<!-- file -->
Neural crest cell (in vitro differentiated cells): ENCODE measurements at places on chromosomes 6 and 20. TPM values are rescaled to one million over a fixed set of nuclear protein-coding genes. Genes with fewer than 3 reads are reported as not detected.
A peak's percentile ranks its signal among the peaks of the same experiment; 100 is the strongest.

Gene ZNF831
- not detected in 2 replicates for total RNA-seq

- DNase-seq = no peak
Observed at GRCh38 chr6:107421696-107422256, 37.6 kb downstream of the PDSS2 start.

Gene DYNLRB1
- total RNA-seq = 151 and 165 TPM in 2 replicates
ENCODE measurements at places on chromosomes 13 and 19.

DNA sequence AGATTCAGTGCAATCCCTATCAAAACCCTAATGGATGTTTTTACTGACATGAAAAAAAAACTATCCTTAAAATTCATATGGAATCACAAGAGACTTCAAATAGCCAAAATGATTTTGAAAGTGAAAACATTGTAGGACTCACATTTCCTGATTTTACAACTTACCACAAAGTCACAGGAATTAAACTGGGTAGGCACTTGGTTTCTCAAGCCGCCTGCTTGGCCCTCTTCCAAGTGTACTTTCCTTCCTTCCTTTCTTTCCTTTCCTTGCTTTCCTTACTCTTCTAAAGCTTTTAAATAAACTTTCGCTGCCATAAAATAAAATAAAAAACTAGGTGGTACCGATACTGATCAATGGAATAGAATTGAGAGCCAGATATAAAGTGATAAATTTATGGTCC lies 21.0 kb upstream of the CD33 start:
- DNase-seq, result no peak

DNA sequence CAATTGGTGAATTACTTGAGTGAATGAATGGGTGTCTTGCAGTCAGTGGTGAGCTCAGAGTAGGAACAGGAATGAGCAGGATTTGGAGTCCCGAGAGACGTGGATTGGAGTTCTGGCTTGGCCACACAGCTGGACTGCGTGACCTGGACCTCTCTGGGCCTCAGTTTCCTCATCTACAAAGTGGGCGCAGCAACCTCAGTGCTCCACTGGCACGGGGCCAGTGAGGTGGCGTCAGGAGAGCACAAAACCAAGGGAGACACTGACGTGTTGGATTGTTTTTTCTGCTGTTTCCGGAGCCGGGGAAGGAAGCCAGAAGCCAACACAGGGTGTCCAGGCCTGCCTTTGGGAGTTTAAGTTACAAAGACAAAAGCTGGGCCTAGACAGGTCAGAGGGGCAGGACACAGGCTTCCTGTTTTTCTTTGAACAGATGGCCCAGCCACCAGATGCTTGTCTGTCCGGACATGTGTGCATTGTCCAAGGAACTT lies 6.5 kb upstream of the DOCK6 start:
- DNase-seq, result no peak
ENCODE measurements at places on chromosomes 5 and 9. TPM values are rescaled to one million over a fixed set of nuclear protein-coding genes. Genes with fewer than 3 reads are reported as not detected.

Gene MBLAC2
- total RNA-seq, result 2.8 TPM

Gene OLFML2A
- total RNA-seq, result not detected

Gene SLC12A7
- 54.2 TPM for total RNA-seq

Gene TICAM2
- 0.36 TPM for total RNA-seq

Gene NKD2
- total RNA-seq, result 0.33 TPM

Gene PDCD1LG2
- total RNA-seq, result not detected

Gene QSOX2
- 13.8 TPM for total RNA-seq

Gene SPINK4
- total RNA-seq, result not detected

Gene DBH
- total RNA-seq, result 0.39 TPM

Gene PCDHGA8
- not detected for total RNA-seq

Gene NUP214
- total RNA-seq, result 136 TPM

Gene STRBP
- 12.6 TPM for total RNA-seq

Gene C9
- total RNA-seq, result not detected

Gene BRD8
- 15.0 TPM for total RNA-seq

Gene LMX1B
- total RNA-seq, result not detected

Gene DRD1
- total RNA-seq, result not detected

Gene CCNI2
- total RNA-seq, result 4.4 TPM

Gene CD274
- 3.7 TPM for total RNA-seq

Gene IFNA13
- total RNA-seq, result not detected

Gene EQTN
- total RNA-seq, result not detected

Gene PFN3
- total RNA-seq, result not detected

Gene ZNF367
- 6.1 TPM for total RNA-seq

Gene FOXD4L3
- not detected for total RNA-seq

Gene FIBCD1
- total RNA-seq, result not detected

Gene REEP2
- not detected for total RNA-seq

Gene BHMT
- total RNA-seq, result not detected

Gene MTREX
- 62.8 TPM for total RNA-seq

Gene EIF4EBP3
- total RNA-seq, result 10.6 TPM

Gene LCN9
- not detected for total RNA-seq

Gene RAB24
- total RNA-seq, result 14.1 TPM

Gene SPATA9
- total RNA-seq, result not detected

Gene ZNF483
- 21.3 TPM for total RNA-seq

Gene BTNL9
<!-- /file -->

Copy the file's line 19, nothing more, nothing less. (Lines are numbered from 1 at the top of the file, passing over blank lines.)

Gene SLC12A7